Italian director Elio Petri is probably best known for Investigation of a Citizen Above Suspicion (1970), which won the Oscar for Best Screenplay (by Petri and Ugo Pirro) in 1972. Yet, most of his other work, with the possible exception of the cult sci-fi satire The 10th Victim (1965), remains overlooked or forgotten when film historians write about the great Italian directors of the sixties and seventies. And 1968’s A Quiet Place in the Country (Un Tranquillo Posto di Campagna) is easily one of his most intriguing and visually compelling films.
The James Bond film craze of the 1960s was responsible for launching a secret agent/spy movie sub-genre that thrived for more than a decade. Some of the imitators like Our Man Flint (1966) and The Silencers (1966) even spawned mini-franchises but the majority of them were strictly B-movies with international casts and exotic locations. One of the more obscure and unusual entries is Operation Kid Brother (1967), which is an entertainingly bad knockoff and sports a genuine Sean Connery-007 connection. It stars younger sibling Neil Connery in his screen debut. Continue reading
“The worst poverty is not wanting to be rich!”
Something is gnawing at Guido. It’s the feeling that life is passing him by and he will never be anything but average which, to him, is the same as being a nobody. We’ve all known someone like Guido whose desire to be rich, famous and envied by all becomes his all-consuming obsession. Is it because his parents were peasants? Despite that, he still went to college, has a steady, respectable job at a major real estate firm and is married to Laura, a beautiful, talented woman who is on the fast track to success at a public relations firm with high end clients. So what’s the problem? Continue reading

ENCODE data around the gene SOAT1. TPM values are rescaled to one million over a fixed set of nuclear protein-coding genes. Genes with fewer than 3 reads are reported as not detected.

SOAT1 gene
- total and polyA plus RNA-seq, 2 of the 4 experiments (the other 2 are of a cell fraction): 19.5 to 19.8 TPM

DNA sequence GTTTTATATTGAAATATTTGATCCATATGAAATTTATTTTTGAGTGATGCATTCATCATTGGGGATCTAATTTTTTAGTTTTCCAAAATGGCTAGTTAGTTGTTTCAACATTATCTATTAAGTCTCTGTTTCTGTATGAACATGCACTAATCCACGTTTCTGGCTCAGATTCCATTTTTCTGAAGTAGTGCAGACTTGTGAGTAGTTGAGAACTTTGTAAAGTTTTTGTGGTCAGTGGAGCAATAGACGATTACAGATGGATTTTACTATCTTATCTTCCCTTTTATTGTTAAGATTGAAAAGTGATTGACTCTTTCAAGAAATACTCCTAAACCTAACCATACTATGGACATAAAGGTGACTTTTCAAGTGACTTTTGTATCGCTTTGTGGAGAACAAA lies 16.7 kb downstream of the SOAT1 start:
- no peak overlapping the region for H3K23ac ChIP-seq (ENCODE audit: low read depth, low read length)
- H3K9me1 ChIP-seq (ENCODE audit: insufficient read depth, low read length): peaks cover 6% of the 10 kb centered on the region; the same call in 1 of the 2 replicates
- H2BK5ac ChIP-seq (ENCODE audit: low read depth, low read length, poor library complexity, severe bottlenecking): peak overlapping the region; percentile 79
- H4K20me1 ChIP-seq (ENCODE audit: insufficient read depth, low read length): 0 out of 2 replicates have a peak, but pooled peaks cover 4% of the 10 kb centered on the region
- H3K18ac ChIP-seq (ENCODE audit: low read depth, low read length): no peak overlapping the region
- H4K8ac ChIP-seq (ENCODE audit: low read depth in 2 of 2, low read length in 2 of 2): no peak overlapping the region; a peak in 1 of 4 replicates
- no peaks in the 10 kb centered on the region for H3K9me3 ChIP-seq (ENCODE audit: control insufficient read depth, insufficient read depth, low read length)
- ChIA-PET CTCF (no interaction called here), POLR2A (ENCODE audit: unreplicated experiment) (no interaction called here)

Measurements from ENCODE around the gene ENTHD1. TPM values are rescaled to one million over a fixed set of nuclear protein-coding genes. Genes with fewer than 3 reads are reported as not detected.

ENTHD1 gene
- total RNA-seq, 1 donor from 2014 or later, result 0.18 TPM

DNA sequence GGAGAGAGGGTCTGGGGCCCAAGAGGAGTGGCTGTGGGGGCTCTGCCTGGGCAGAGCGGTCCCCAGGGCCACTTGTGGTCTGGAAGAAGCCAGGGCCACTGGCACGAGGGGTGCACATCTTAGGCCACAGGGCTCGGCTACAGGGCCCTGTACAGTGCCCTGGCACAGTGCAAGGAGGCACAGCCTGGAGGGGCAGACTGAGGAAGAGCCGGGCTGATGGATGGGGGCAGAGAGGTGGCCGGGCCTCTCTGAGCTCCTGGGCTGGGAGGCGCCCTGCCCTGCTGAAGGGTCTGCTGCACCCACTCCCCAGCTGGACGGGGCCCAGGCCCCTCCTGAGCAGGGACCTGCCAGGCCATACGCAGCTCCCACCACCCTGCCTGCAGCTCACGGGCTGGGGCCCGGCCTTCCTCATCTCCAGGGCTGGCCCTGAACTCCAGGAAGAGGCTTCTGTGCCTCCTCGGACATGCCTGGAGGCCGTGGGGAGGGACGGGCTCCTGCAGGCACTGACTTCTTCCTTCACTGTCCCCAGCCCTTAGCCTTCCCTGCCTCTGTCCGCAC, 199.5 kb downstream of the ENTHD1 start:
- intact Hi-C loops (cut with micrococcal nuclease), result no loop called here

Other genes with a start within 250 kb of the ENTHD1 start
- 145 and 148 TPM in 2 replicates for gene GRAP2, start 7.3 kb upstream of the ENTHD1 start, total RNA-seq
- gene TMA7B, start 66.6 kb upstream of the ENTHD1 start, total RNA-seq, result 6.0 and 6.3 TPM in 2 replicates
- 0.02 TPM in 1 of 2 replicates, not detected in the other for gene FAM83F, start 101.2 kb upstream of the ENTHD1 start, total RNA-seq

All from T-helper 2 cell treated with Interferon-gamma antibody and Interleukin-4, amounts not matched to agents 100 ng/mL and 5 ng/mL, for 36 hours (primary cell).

Each year hundreds of international films never get picked up for distribution in the U.S. and the select few that do are either high profile film festival prize winners like Michael Haneke’s Amour (2012) or popular commercial hits like March of the Penguins (2005) from France and Life is Beautiful (1997) from Italy. So when you come across an austere and haunting cinematic work like Valerio Zurlini’s The Desert of the Tartars (Il Deserto Dei Tartari), you have to wonder how many great films from other lands are out there that you are not going to see…and probably never will. Continue reading